The principles governing our decision are well-settled. The Sixth Amendment right to counsel includes the right to conflict-free counsel. Wood v. Georgia, 450 U.S. 261, 271, 101 S.Ct. 1097, 67 L.Ed.2d 220 (1981); United States v. Hubbard, 22 F.3d 1410, 1418 (7th Cir. 1994). Here, there does not appear to be even a possibility of a conflict of interest in light of the district court's finding that Mr. Brindley was unaware of the investigation until many months after his role in the appeal was complete.
Moreover, if Ms. Winslow, after careful investigation, were to find some other basis for alleging that Mr. Brindley rendered ineffective assistance of counsel on appeal by failing to raise meritorious issues, the appropriate vehicle to raise such a contention is a motion for collateral relief under 28 U.S.C. § 2255. Failure to raise an ineffective assistance of counsel motion claim on direct appeal does not bar the claim from being brought in a later § 2255 proceeding. Massaro v. United States, 538 U.S. 500, 509, 123 S.Ct. 1690, 155 L.Ed.2d 714 (2003); Ballinger v. United States, 379 F.3d 427, 429-30 (7th Cir. 2004). Moreover, presenting the argument in a § 2255 motion would permit Mr. Smith to attempt to develop a factual basis for the argument that a potential conflict of interest existed despite Mr. Brindley's assertions that he was unaware he was under investigation when filing briefs and presenting oral argument on behalf of Mr. Smith. If the habeas court agrees that Mr. Brindley failed to render reasonably effective assistance and that Mr. Smith suffered prejudice, the appropriate remedy would be to grant the motion and afford Mr. Smith a new direct appeal in which he would have the opportunity to advance the additional issues. Shaw v. Wilson, 721 F.3d 908, 910 (7th Cir. 2013) (citing Strickland v. Washington, 466 U.S. 668, 104 S.Ct. 2052, 80 L.Ed.2d 674 (1984)). Counsel's current assertions that additional but unspecified meritorious issues may exist do not come close to showing that Mr. Brindley's performance was constitutionally inadequate or that " there is a reasonable likelihood that the outcome of the proceedings would have been different." United States v. Wallace, 276 F.3d 360, 366 (7th Cir. 2002).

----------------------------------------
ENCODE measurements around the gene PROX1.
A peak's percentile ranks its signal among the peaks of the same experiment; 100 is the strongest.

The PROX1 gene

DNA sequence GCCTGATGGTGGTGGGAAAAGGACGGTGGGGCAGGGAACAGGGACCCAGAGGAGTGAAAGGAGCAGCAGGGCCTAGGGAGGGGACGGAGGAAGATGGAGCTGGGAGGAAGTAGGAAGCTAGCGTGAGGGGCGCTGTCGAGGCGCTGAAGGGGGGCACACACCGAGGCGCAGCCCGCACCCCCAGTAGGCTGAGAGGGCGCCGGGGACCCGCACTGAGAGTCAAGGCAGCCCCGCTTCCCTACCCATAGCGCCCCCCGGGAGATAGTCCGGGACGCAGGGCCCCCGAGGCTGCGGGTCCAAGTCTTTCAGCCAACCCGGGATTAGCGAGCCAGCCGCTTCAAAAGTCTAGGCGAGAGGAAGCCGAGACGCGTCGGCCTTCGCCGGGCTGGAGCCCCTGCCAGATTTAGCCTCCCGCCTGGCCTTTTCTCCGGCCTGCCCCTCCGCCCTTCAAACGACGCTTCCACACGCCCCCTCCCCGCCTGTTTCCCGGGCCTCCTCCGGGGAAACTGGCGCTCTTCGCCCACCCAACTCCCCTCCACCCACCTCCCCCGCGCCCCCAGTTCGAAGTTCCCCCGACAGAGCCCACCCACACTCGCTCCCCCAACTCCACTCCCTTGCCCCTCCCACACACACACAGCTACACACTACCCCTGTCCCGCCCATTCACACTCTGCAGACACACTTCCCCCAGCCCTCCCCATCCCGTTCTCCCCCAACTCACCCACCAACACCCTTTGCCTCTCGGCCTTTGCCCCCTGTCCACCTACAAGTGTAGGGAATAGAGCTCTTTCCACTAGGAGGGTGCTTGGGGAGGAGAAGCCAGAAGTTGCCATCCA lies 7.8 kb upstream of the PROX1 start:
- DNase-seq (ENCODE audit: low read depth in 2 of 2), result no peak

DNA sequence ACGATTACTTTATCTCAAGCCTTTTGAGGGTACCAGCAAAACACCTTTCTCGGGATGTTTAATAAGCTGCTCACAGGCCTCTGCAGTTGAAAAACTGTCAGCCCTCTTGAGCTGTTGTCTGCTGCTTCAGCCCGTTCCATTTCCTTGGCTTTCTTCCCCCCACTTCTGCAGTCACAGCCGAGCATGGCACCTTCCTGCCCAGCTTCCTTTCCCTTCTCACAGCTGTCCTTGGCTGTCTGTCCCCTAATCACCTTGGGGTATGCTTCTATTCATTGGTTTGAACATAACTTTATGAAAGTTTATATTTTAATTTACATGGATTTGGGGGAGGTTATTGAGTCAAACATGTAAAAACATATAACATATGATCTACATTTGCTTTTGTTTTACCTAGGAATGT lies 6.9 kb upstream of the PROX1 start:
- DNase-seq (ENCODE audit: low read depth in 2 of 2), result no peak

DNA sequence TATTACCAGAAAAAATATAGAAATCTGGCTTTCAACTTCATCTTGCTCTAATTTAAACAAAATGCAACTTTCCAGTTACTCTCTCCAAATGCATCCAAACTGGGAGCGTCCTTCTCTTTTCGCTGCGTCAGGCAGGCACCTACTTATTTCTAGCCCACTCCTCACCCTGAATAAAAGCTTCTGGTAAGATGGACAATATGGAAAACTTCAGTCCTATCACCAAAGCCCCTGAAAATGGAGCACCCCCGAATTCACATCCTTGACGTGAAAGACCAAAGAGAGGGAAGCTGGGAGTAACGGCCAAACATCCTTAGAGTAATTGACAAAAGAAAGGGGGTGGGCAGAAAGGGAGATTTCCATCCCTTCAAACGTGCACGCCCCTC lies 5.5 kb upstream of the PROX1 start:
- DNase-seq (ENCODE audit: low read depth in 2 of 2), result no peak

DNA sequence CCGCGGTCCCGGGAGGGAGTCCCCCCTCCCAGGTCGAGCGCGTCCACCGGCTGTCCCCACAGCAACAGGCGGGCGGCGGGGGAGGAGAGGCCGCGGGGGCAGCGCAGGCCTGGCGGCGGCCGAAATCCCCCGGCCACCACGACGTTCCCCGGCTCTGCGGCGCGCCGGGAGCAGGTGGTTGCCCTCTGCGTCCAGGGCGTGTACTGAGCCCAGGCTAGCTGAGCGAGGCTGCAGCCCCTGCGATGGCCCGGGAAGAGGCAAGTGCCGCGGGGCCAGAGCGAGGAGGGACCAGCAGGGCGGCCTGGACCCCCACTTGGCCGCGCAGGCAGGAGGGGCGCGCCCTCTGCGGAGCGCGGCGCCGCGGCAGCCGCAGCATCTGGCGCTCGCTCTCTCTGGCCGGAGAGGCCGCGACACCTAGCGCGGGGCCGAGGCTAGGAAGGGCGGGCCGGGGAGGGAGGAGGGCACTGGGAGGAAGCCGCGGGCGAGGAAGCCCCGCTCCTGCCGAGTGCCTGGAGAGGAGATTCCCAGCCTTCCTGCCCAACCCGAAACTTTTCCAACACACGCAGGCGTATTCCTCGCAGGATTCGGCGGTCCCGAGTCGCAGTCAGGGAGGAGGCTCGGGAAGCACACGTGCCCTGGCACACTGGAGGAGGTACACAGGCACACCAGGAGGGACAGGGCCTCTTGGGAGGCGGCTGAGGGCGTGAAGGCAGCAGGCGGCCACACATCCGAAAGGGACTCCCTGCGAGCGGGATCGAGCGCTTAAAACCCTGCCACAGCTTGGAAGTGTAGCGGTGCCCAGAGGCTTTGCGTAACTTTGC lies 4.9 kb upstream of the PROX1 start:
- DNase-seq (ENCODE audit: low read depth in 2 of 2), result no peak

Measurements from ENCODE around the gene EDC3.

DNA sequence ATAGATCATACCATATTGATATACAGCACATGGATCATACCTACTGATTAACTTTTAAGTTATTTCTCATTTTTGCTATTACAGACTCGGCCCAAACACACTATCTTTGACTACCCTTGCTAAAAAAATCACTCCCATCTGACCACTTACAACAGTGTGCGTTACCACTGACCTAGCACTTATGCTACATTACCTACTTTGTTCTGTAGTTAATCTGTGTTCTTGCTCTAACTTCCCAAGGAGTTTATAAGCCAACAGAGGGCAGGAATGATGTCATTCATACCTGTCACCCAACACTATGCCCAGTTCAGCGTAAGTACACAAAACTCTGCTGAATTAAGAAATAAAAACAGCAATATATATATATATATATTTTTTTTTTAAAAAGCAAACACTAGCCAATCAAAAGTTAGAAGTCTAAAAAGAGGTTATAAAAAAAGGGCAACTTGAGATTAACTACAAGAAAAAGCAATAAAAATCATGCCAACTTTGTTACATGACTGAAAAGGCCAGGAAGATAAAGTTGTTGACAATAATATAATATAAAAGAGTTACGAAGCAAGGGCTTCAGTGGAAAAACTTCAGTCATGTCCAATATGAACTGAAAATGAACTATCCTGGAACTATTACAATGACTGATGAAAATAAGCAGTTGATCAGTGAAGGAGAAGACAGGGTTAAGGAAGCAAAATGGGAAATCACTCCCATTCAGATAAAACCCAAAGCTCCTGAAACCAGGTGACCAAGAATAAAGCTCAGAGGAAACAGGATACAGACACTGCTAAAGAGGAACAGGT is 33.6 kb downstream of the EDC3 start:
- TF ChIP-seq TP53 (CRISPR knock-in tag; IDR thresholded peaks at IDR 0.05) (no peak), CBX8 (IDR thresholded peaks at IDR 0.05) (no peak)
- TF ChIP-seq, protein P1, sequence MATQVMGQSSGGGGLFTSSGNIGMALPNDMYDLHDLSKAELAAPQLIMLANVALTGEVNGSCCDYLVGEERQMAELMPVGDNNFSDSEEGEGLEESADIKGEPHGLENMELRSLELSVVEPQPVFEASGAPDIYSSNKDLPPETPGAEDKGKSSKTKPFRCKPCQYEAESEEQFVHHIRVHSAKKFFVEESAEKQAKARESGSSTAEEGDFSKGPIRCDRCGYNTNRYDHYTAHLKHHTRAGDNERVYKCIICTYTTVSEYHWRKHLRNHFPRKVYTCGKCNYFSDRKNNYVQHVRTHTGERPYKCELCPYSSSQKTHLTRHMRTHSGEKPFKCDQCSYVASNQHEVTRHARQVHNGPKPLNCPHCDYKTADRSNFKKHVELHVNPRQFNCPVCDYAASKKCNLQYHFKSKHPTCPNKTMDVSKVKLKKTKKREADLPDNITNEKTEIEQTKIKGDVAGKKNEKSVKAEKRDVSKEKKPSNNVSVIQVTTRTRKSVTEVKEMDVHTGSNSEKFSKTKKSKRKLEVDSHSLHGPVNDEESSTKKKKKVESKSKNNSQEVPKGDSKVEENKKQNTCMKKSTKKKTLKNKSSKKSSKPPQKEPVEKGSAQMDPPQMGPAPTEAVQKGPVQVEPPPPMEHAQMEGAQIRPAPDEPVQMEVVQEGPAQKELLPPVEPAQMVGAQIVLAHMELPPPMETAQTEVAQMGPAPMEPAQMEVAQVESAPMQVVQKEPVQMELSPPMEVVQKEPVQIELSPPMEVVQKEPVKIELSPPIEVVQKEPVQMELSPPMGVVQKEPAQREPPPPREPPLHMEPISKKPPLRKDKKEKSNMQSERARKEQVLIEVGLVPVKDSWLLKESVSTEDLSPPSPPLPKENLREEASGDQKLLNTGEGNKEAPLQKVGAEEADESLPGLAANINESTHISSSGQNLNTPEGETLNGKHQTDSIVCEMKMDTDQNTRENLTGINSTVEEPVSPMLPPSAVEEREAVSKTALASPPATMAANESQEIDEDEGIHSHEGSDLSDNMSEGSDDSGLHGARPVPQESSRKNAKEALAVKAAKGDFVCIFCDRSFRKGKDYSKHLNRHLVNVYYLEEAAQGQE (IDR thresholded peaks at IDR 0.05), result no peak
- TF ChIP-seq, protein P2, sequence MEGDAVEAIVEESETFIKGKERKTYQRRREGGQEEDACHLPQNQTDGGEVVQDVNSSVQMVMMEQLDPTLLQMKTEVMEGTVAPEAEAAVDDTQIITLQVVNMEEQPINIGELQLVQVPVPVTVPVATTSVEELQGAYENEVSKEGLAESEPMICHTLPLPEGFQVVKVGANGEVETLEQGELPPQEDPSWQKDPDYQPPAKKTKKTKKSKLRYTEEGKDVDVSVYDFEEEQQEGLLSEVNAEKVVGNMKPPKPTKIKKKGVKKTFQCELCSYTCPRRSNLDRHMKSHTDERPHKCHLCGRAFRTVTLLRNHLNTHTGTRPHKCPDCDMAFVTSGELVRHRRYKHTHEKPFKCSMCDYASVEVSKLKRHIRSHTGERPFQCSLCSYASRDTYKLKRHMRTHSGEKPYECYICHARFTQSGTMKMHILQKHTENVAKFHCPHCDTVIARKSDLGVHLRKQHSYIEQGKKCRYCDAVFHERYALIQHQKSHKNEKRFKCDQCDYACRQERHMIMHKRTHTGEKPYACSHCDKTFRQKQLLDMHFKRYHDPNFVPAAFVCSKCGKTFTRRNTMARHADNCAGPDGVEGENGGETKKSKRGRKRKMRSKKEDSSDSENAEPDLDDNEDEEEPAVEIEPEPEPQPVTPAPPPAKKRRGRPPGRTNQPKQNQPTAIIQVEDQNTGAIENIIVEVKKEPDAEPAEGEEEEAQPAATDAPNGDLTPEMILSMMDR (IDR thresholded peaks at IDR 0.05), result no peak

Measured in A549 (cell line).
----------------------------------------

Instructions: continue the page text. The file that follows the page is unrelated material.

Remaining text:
There remains the possibility that newly appointed counsel may not have had sufficient time to determine whether a different sort of contention--one suitable for consideration in a petition for rehearing in this direct appeal--may exist. Unlike where counsel has been involved in the appeal from its inception, Ms. Winslow, upon receipt of our opinion, had to study the trial record as well as the appellate proceedings to make that determination. Indeed, she states in her motion that she needs additional time to review the record on appeal and to communicate with Mr. Smith, who is in the process of being transported back to the United States Penitentiary at Leavenworth. While a grant of additional time will not address counsel's concern about whether additional issues should have been raised on appeal, such additional time will permit counsel to familiarize herself with the case and to determine whether there are any issues that could be raised properly and effectively in a petition for rehearing.
Accordingly, the motion to recall the opinion is denied. Counsel for Mr. Smith shall have thirty days from the date of this
opinion to file a petition for rehearing if she deems it appropriate.
IT IS SO ORDERED